Sarah Ban Breathnach Courtesy of Brigitte Lacombe
To have the joy of reading a revised edition of Simple Abundance for the women we are today was, for me, enough to bring a deep sense of pleasure to the end of 2019, but to be invited to ask Sarah Ban Breathnach all the questions I had as I devoured the new book, the kind of honour I could only have imagined when I sat down to create BrocanteHome fifteen years ago, wholly inspired by a woman who had already changed the course of my life with a book that spoke so completely to my heart.
Today I am thrilled to share that interview with you, in the hope that Sarah’s answers to my questions will further add to the bliss of us all being able to enjoy Simple Abundance all over again, and that my questions are those that you too might have asked her were you able to…
I think I speak for all of us when I say that we are so very grateful to her.
A. Sarah, one of the first things that really struck a chord with me as I began the book was how eloquently you defined what we woman are experiencing daily in terms of the sheer overwhelming nature of the demands on our time and sense of self in the twenty-five years since you wrote Simple Abundance and how very willing we have been to accept our way of life now as the “new normal” when as you so rightly point out, there is nothing “normal” about having our very souls torn apart by the endless expectations and obligations of modern life. To what degree do you yearn for who we used to be, or are you able to wholly align who we are now with what we must now do to bring about a sense of simple abundance all over again?
S. There is always a danger to our sense of well-being when we linger too long in the past, no matter how idyllic it was or seems to have been in rear-view mirror of memory. And we all do this, especially when we have encountered a traumatic loss. I have always been moved by the
challenge of Lot’s wife in the Bible who was warned not to look back at her home as an angel guided her family out of danger and towards a future that was unknown. But Edith, as she is called in some Hebrew texts, did look back and she was turned into a pillar of salt. It is only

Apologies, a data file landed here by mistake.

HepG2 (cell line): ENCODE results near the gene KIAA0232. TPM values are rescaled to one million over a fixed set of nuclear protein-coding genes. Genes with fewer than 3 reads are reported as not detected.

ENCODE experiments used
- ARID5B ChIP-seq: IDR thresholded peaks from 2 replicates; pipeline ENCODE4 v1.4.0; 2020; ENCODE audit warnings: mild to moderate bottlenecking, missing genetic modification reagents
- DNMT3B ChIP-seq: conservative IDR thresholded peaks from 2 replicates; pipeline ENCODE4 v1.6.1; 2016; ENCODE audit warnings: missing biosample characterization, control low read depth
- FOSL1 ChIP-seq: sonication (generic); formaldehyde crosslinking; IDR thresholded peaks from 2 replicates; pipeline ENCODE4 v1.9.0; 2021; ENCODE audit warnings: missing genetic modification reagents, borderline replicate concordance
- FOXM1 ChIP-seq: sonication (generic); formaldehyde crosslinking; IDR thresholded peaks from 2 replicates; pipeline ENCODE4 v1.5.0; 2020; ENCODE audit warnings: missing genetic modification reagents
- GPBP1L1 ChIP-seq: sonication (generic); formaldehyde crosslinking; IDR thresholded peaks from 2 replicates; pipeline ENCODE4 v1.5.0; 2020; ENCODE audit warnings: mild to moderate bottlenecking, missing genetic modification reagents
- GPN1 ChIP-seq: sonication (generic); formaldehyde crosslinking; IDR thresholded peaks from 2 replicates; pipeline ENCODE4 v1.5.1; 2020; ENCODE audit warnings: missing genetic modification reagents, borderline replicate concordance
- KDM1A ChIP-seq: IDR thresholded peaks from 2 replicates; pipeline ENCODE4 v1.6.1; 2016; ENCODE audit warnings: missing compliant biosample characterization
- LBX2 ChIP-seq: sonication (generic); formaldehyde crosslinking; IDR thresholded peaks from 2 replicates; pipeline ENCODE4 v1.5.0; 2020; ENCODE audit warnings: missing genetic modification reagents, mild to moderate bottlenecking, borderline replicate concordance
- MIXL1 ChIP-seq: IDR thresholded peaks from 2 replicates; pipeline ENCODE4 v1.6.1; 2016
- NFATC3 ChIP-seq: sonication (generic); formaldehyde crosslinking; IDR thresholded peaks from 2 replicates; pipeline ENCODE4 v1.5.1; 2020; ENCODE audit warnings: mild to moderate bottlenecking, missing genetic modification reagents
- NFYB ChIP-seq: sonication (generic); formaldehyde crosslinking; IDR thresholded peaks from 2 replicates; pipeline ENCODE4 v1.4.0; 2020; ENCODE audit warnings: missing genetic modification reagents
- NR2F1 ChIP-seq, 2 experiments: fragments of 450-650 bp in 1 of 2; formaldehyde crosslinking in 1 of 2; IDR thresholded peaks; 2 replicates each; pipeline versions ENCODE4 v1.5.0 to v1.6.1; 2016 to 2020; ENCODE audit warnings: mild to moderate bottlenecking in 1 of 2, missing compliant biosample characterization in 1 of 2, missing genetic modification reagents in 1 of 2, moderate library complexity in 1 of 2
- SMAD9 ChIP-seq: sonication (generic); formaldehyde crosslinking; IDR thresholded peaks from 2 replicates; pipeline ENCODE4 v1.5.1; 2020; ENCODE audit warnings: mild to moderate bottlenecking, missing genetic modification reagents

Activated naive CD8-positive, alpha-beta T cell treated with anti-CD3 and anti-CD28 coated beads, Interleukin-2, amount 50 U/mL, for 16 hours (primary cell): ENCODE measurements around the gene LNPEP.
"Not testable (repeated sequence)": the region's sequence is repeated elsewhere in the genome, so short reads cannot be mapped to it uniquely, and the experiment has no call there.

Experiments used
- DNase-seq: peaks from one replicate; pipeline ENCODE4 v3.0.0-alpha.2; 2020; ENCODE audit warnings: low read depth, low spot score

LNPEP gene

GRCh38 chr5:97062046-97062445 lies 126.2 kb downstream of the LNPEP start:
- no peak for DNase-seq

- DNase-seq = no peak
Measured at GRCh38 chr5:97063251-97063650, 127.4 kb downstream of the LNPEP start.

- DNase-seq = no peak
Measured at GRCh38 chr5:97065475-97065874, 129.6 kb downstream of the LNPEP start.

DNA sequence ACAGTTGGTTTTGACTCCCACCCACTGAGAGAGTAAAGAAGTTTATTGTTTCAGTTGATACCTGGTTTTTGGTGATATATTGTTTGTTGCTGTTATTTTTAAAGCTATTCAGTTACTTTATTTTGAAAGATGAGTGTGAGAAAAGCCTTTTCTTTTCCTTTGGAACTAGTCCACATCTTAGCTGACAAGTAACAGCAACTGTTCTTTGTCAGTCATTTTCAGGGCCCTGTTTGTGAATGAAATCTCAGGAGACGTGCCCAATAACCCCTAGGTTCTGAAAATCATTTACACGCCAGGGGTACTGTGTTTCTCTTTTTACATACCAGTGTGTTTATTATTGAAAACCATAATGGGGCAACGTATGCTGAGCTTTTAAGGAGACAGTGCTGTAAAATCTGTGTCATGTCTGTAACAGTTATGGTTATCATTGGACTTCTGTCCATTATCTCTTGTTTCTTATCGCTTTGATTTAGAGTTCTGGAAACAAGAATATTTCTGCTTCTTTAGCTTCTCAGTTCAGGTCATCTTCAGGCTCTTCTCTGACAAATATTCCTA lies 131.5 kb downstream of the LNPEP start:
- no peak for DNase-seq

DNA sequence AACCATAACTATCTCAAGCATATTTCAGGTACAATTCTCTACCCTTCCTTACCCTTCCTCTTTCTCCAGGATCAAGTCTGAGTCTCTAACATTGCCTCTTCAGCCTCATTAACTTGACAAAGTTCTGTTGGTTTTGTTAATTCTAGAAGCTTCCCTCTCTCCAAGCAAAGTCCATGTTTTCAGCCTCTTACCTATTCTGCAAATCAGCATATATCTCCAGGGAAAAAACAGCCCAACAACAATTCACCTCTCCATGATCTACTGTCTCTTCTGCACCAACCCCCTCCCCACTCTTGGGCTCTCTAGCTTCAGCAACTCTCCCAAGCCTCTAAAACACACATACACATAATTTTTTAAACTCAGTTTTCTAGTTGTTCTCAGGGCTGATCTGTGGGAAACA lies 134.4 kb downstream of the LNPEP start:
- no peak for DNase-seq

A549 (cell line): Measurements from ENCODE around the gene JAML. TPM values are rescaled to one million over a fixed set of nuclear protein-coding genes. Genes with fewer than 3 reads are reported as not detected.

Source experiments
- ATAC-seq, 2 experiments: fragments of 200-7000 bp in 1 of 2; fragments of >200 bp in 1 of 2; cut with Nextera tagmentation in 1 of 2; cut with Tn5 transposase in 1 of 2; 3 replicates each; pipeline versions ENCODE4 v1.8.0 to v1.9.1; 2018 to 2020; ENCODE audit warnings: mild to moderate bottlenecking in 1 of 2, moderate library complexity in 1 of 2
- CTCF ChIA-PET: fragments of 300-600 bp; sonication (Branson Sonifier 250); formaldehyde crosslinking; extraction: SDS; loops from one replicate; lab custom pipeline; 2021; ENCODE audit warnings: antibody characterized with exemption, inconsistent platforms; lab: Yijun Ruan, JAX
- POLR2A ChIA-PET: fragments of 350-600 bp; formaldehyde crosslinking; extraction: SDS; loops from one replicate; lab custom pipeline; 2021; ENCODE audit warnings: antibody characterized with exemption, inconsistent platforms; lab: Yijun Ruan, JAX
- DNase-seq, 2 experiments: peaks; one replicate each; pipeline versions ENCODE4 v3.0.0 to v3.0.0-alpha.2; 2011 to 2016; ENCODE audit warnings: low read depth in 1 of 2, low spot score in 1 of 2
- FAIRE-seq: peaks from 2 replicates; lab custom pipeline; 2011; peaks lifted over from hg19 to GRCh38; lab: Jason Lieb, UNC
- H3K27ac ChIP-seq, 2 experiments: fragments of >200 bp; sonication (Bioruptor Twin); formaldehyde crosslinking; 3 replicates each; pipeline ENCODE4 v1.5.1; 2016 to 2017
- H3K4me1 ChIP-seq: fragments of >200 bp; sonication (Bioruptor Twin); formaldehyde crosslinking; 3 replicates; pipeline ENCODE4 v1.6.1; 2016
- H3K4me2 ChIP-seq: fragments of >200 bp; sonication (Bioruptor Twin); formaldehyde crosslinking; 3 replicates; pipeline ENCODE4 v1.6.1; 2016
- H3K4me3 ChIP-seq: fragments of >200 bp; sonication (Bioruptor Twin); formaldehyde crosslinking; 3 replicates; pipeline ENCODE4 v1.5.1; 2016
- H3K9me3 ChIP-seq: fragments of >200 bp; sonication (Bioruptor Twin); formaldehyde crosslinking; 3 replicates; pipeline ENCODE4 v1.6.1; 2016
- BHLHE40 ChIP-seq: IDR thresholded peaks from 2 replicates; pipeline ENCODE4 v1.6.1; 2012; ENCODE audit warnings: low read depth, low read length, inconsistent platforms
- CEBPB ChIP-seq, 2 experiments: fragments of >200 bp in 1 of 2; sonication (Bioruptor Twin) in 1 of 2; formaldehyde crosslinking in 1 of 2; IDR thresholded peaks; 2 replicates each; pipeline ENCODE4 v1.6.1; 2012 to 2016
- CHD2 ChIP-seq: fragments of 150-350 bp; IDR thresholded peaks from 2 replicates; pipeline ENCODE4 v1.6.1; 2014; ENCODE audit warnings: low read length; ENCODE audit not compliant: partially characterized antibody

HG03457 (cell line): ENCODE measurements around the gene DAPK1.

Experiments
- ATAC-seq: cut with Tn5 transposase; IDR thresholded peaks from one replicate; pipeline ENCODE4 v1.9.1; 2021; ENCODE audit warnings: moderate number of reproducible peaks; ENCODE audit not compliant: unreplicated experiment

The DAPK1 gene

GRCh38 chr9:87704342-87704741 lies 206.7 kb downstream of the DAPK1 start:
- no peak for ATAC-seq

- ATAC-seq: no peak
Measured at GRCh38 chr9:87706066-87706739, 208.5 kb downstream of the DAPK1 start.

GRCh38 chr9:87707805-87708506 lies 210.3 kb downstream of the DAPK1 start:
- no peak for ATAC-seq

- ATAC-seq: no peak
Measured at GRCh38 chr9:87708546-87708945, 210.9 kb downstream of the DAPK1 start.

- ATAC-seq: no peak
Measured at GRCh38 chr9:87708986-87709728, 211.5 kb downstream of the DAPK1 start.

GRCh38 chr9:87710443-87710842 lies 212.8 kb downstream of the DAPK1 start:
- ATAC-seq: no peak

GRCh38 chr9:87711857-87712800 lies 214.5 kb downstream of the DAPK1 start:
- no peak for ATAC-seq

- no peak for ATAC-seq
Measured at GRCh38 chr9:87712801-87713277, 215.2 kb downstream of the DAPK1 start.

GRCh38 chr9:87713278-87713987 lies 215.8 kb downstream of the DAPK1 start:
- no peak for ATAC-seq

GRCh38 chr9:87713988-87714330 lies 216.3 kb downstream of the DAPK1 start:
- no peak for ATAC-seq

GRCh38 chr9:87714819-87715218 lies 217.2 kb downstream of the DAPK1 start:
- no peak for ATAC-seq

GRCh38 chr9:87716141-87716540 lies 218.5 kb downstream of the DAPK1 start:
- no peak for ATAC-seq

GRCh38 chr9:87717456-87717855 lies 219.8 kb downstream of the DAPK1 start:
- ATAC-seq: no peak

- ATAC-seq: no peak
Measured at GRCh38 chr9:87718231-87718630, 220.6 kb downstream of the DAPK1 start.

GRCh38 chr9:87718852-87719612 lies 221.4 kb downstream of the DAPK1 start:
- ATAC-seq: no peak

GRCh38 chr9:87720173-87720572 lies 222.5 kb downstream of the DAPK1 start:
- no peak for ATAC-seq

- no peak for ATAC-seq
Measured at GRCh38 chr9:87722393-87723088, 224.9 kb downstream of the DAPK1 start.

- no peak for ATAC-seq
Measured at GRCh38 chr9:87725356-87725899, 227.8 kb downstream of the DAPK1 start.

now that I understand the deeper meaning of a pillar of salt which was formed by her tears and her sorrow of what could have been, a love lost, a life gone awry or the death of a dream.
But yearning for what used can be a blessing if our wistfulness now be re-created or re-imagined. I always loved Emma Bridgewater Christmas crackers. I still do which is why I order every year. It’s a wondrous thing to realize our soul has been guarding the embers of passions past to be used as the rich potting soil for a new life.
A. When I think back to who I was when I first discovered Simple Abundance, I feel as though I have lost much of the innocence that I had then, not because of age, but due I think to the slings and arrows of the society we now live in, and as I read the new version I was astonished by how you were able to both acknowledge those of us who have been along for every moment of this twenty-five year journey, and those who might be discovering you for the first time. That you managed to write so beautifully without any element of the cynicism I think the fast moving arena of the internet now inspires in all of us, strikes me as quite the loveliest of all the gifts to be found in the new book. How did you balance speaking to who we used to be (with all the same intimacy of the most meaningful of conversations with a friend) with who we have become?
S. Yes, we all have lost our innocence and the moment or series of moments that change us forever, are very much like fairy tales. And by fairy tales, I’m talking about the original ones, the 17th century French cautionary tales meant to give us a head’s up. Simple Abundance is an intimate book. It’s really just a conversation between you and me as we meet on the page. And just like meeting up again with that old friend you haven’t seen in a while and suddenly you’re laughing or ending each other’s sentences, we can have that on the page. And then the lull in the conversation when we begin to talk more softly about “where” we are in our life today. While the circumstances surrounding each of us are personal our experiences as women are so profoundly universal that we become a composite echo of each other, which is very comforting to me.